It’s hard to believe, but ChromeOS.dev launched almost 18 months ago! The web moves fast, and assumptions we make at the beginning of projects sometimes don’t pan out. After our first year launch anniversary, we identified some issues with our codebase that made maintenance difficult and slowed our velocity. We put together a plan and last week, we pushed our new, refactored codebase to production. This is what we did, and what we learned.
When ChromeOS.dev was first built, we chose Eleventy as our static site generator. We actually made this decision back in 2019, started building on version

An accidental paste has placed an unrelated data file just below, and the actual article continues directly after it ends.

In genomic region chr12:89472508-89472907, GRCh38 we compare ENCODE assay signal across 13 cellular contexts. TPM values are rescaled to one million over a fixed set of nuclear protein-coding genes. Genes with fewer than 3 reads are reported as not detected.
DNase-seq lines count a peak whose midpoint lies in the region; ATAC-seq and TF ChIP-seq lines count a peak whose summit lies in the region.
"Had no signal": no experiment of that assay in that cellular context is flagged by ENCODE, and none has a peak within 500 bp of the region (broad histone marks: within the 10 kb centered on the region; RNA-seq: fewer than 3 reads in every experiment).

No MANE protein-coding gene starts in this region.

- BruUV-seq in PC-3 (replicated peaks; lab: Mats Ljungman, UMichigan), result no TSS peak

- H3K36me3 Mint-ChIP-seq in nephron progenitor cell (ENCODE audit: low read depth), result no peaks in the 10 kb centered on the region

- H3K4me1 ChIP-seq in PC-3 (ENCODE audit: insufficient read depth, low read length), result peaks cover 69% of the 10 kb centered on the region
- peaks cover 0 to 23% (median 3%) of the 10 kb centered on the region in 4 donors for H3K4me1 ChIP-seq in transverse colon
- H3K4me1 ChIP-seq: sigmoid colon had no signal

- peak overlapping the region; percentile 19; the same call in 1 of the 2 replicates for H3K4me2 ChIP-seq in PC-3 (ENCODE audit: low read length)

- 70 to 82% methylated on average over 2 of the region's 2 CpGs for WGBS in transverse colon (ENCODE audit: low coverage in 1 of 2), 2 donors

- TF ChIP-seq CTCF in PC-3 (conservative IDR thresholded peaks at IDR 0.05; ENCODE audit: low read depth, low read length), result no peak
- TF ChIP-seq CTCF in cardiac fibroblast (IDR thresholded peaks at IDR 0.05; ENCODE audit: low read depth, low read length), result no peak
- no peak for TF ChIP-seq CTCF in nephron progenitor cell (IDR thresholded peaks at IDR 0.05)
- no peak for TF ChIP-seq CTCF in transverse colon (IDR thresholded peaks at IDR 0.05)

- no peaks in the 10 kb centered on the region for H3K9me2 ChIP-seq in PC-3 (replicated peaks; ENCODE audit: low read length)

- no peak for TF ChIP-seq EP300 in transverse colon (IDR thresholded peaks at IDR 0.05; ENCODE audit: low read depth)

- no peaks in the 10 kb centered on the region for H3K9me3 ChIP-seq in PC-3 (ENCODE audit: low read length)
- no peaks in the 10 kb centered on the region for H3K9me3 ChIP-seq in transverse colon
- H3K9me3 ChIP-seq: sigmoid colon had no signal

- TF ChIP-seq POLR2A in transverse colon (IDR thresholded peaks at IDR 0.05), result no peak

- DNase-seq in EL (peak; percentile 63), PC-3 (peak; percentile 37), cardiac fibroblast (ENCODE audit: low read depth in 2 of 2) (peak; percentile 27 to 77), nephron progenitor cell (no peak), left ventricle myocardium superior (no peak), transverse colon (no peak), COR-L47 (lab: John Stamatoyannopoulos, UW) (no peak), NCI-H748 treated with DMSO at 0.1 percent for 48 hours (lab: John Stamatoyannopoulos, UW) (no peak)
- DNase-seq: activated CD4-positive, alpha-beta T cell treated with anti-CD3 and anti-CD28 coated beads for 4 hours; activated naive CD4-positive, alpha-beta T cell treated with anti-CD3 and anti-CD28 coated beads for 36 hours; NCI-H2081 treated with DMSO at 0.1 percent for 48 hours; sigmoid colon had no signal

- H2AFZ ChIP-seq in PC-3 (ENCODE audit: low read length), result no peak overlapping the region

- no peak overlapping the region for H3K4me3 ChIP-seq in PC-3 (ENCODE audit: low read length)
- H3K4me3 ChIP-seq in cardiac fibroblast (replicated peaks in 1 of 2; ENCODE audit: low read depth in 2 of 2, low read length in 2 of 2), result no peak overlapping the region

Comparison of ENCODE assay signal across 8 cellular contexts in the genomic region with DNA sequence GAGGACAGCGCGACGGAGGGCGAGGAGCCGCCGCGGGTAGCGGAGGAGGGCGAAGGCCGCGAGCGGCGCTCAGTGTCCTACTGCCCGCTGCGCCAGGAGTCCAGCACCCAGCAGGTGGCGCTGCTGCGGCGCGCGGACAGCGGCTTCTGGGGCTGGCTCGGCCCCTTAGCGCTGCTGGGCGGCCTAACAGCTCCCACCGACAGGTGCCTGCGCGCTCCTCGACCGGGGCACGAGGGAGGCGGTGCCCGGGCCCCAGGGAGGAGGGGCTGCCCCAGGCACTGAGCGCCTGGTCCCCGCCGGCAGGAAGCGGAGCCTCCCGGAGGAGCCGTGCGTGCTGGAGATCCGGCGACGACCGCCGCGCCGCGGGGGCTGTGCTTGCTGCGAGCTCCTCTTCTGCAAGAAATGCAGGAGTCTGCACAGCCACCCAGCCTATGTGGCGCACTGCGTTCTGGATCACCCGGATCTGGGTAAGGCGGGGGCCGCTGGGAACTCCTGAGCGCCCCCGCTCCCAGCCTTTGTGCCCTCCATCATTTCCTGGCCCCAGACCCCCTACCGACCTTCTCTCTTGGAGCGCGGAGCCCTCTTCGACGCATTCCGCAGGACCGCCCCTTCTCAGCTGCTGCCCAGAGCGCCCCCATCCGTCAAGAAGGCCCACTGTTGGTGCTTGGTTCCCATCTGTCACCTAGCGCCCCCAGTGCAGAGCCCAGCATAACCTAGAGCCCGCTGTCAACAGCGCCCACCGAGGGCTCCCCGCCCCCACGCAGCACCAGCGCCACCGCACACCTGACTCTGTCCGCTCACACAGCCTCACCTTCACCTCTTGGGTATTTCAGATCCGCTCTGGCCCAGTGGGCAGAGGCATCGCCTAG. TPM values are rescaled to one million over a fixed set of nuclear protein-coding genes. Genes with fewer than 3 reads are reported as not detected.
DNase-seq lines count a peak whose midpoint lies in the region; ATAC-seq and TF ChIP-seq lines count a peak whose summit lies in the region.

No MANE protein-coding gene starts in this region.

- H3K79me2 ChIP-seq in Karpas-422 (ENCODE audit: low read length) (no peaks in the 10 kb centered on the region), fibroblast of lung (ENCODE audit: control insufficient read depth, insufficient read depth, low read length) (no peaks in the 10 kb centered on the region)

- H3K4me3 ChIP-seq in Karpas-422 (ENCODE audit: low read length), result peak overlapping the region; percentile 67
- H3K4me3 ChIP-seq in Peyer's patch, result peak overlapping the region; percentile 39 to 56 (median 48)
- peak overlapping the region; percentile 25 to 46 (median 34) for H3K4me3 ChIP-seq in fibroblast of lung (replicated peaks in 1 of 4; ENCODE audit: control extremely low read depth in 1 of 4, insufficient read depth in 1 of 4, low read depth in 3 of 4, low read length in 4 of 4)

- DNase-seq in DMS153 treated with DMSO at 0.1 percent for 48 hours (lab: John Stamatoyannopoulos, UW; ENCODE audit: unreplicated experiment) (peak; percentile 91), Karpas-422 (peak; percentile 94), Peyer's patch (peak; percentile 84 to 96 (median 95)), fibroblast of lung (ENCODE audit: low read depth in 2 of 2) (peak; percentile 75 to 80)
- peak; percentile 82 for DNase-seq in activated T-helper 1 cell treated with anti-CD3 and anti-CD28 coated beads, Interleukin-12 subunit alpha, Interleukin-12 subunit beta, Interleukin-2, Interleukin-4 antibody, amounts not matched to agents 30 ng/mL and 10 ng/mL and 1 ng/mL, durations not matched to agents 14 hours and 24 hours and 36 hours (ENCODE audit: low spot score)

0.10, and upgraded to
0.11 before launch. At the time, there was a lot of energy around Eleventy, with lots of people making their own starter kits for it. We were no exception, and built our own: Static Site Scaffold. Our goal was to offer the work we were doing to the community, providing a foundation for people to build internationalized Eleventy sites with, along with default configurations for Rollup and Gulp for managing assets. We also built a number of shared modules, including Eleventy plugins, commit linters, markdown plugins, and service worker libraries. We had high hopes that others would pick up these modules and use them themselves. For a variety of reasons, they never got the traction we were hoping for.